Breakfast on a dragon's tail and other book bites

Breakfast on a Dragon’s Tail: and Other Book Bites by M. Springett

Springett, Martin. Breakfast on a Dragon’s Tail: and Other Book Bites. Markham, ON: Fitzhenry and Whiteside, 2011. Print.

This unusual volume by award-winning illustrator/author Martin Springett takes the “choose your own ending” idea to a whole new level by not providing an ending at all. In fact the whole book is made up of thirteen beginnings of stories, each accompanied by a full-page illustration, which might have served as a book cover. The book is designed to promote creative activities.  Springett tells children that each story “should have a beginning, a middle and an end” and that he has provided the beginning. He encourages children to finish the stories in any way they like, through creative endeavors ranging from poetry to a “chalk drawing on the sidewalk”. Children are also encouraged to post their stories to publisher Fitzhenry and Whiteside’s website, where “teachers and parents will also find useful information and classroom activities”.

Springett’s art-work depicts the fantastic in each story. The first image, accompanying Breakfast on a Dragon’s Tail, is bordered by patterns that recall a medieval illuminated manuscript. In the same vein, the letter “O” which begins the story is embellished with a dragon curled around it. The others are more cartoon-like.

Springett’s writing is very good . His story beginnings are engaging. In the Twelve Dancing Crocodiles the reader finds out that a magician and twelve dancing princesses have disappeared.   Are they the twelve dancing crocodiles? They are if you want them to be.  In The Nattering Tree, people sit under a tree and listen as the tree talks to itself. There are also lots of good one-line jokes in the story beginnings. In the Dithering Ducks of Deptford, one of the ducks says, “Never listen to a gnome! They are born naughty!” Another story, which has nothing to do with computers, is called Chip and Pin. In Dracula and Son, Springett irreverently refers to the characters as “Papa Drac” and “Drac Junior”.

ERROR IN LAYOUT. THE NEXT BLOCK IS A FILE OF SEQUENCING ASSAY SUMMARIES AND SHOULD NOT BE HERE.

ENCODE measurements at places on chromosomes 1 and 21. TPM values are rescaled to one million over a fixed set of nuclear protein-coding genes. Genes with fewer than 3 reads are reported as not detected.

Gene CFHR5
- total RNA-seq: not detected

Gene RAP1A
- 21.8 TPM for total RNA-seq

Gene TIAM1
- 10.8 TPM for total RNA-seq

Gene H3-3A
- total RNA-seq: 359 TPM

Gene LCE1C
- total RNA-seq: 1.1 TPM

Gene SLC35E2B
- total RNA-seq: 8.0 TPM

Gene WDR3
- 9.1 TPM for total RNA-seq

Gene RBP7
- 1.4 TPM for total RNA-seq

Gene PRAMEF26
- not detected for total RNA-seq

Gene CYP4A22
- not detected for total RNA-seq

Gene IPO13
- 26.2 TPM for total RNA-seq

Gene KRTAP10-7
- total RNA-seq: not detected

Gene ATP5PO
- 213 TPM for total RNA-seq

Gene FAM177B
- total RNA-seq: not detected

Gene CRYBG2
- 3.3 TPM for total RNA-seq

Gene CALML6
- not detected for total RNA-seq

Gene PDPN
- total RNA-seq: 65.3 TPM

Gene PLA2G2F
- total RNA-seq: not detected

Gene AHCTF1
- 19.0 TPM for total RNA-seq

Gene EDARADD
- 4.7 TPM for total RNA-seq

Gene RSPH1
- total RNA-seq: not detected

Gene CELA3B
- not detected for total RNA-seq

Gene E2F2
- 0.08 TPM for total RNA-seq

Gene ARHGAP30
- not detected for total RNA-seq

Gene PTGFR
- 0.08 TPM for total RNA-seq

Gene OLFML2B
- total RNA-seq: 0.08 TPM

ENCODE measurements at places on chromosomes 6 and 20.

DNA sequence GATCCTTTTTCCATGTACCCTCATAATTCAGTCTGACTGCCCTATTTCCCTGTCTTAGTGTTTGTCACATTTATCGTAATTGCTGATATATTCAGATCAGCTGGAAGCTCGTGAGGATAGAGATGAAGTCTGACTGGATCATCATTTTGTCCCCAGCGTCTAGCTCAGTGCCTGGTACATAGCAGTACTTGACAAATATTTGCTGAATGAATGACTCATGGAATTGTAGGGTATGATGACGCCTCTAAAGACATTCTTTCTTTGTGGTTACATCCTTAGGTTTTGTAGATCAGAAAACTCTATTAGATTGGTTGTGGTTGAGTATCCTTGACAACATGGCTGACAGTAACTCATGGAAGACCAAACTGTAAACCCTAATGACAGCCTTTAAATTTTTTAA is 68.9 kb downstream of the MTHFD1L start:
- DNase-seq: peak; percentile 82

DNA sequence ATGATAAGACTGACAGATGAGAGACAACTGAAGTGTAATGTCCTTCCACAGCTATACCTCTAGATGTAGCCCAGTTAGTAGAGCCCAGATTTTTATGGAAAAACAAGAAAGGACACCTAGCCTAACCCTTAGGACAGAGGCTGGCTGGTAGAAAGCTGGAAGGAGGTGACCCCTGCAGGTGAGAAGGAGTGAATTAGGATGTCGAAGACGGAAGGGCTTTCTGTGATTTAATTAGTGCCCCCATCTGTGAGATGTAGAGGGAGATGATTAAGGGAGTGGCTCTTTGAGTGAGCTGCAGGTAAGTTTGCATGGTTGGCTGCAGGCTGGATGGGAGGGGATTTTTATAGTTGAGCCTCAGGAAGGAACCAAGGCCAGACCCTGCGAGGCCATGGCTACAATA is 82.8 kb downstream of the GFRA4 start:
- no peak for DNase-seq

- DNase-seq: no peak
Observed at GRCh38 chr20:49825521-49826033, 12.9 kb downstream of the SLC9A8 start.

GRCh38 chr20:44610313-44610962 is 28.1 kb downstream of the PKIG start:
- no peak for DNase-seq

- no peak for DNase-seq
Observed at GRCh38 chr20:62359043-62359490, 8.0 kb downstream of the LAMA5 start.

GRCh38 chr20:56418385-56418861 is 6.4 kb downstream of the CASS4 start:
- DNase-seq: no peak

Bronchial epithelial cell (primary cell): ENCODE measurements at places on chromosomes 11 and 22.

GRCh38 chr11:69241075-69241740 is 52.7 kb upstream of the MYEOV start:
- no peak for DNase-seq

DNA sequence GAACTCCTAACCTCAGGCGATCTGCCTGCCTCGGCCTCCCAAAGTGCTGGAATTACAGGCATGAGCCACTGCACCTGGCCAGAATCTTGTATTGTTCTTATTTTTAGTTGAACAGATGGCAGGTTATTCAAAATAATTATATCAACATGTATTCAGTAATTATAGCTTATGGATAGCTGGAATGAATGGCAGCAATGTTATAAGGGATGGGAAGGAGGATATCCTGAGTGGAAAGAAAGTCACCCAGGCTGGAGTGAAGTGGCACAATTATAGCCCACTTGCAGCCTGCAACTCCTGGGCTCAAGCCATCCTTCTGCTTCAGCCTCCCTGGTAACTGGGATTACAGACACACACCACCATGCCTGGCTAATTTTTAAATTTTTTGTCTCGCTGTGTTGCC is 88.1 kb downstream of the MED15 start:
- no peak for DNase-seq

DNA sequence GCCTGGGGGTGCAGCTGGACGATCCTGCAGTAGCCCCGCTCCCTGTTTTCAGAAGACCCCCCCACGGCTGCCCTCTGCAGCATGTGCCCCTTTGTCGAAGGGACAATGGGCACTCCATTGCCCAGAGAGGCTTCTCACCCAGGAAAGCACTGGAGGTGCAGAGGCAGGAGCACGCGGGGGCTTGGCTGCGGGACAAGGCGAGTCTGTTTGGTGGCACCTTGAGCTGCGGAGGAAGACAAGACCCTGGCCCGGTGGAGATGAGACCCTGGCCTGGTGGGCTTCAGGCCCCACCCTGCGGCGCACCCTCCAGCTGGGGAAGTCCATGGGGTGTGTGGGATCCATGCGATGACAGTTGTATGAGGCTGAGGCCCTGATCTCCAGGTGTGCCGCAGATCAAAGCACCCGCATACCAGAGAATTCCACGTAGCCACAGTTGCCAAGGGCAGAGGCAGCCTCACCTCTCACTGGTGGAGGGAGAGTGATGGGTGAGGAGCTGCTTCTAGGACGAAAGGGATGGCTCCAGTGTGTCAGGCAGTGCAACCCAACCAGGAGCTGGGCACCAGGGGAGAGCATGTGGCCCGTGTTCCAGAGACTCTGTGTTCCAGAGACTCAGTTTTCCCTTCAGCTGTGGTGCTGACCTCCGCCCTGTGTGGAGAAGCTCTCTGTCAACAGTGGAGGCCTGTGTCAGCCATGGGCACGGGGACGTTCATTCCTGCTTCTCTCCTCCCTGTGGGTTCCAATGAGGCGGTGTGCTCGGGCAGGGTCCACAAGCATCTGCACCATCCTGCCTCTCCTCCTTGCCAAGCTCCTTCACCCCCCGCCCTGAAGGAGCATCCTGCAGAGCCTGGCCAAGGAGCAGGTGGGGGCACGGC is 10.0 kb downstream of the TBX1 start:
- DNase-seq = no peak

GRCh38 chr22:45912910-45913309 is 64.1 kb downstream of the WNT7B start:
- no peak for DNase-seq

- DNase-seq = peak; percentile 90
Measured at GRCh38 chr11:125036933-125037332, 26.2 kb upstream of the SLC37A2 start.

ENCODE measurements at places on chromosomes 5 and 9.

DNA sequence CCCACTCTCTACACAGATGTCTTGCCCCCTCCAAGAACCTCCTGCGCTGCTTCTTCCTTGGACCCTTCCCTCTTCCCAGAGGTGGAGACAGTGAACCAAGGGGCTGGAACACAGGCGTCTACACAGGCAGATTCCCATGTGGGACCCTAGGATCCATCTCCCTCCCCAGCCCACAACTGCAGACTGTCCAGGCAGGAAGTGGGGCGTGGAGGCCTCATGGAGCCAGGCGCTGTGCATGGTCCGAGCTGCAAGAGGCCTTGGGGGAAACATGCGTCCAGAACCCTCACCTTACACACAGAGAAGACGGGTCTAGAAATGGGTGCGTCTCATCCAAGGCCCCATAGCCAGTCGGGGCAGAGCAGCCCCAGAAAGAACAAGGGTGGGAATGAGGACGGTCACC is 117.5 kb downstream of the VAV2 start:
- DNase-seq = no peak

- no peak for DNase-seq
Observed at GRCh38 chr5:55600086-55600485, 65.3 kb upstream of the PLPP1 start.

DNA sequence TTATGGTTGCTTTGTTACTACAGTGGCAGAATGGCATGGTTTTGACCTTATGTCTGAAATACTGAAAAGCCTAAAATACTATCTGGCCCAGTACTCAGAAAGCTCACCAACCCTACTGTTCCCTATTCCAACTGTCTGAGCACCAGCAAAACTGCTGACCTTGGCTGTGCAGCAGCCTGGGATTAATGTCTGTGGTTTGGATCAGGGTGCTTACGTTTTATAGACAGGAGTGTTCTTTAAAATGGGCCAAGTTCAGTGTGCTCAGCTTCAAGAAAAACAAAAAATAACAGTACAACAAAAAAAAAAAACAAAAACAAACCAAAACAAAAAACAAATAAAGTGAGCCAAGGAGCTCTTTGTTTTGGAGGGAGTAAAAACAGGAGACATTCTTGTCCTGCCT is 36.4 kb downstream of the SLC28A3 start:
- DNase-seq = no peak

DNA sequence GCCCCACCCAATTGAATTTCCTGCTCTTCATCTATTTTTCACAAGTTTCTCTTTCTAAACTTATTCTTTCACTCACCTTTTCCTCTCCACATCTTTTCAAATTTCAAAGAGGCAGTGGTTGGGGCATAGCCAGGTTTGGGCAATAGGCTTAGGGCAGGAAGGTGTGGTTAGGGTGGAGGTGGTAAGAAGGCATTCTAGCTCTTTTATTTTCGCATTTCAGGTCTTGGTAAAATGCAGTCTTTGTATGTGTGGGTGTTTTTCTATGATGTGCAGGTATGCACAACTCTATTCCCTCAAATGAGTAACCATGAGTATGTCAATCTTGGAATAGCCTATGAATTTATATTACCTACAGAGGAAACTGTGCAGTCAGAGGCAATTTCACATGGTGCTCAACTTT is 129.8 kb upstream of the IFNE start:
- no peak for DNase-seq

It would have been entertaining to read Springett’s versions of the endings. In fact, some children may be put off by the fact that they have to think up their own endings and entertain themselves. Because of that, this book will probably work best in a structured environment, where children have a reason to stay on track and complete the stories.

Overall this book is an interesting concept, that is probably best suited to the classroom environment, so it is recommended with that reservation.

Recommendation:  3 stars out of 4
Reviewer:  Sandy Campbell

Sandy is a Health Sciences Librarian at the University of Alberta, who has written hundreds of book reviews across many disciplines.  Sandy thinks that sharing books with children is one of the greatest gifts anyone can give.